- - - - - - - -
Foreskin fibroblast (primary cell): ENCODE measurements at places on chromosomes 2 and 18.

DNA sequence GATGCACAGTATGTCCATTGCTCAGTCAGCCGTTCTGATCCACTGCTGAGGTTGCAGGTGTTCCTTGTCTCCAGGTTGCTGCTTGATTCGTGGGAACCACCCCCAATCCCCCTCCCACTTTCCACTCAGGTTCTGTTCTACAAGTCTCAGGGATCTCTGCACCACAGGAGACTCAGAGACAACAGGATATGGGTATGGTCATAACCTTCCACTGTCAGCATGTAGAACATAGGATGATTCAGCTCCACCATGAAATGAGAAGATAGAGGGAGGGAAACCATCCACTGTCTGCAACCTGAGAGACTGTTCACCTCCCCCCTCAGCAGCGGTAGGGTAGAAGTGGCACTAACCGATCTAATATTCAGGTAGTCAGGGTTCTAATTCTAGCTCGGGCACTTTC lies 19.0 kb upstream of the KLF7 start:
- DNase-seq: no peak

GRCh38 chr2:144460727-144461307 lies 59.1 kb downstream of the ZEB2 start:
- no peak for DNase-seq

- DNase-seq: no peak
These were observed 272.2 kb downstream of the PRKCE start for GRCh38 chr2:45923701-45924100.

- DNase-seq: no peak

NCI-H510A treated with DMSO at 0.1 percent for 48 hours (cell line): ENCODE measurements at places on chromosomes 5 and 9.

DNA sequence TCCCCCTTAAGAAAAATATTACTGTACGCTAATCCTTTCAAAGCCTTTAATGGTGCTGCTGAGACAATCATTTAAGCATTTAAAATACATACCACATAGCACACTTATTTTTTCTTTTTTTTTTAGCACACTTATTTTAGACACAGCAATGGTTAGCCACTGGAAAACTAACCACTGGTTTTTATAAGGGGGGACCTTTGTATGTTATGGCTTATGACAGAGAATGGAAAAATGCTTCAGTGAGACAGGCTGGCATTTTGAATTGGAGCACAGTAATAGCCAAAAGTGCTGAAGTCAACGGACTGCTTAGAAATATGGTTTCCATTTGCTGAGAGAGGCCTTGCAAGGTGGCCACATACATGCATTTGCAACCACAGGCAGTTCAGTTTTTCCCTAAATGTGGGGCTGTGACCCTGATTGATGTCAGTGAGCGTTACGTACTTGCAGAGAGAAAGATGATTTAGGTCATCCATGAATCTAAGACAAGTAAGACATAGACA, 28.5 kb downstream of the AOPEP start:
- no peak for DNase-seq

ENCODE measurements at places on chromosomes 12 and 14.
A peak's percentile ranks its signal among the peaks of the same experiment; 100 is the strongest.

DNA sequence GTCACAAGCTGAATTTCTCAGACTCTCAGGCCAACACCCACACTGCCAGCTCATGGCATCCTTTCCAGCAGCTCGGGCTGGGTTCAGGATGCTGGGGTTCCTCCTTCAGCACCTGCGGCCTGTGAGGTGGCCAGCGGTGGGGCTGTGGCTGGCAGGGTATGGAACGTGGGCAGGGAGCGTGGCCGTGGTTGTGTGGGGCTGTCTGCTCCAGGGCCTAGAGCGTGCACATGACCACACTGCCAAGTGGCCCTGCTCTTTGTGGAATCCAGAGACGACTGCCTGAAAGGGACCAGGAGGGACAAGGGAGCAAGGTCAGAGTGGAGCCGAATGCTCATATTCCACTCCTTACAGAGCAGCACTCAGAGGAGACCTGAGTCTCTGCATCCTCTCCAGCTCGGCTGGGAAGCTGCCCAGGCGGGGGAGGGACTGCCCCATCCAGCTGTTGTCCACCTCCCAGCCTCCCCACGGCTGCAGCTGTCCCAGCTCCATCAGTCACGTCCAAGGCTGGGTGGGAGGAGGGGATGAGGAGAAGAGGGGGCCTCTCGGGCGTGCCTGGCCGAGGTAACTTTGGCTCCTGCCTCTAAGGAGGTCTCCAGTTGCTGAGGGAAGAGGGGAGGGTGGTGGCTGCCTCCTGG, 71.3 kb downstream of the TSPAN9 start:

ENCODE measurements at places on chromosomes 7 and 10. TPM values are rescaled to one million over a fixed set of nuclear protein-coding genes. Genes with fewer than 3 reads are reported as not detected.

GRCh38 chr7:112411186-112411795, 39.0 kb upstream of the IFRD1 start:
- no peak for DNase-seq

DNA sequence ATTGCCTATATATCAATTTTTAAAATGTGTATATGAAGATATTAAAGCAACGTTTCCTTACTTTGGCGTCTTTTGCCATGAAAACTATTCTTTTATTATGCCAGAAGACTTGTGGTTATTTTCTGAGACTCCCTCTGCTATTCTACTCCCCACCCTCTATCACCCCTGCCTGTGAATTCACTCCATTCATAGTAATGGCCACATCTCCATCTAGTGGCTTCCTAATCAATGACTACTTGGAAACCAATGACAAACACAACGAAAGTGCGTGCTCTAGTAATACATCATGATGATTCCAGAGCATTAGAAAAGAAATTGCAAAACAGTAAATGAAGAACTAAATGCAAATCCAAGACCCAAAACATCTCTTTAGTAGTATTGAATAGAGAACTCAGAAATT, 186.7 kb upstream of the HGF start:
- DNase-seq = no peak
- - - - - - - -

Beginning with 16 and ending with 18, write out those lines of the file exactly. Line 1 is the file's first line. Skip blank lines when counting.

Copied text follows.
GRCh38 chr7:112411186-112411795, 39.0 kb upstream of the IFRD1 start:
- no peak for DNase-seq

DNA sequence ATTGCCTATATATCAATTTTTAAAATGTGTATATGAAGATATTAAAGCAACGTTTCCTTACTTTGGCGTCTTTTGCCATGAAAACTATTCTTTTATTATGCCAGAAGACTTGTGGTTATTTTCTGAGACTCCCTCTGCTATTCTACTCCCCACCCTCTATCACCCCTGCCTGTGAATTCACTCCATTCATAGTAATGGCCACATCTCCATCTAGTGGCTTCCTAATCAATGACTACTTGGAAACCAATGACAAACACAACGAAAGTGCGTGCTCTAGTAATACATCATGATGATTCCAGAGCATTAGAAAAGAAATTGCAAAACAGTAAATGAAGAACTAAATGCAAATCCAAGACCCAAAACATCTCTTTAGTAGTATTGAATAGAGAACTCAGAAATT, 186.7 kb upstream of the HGF start: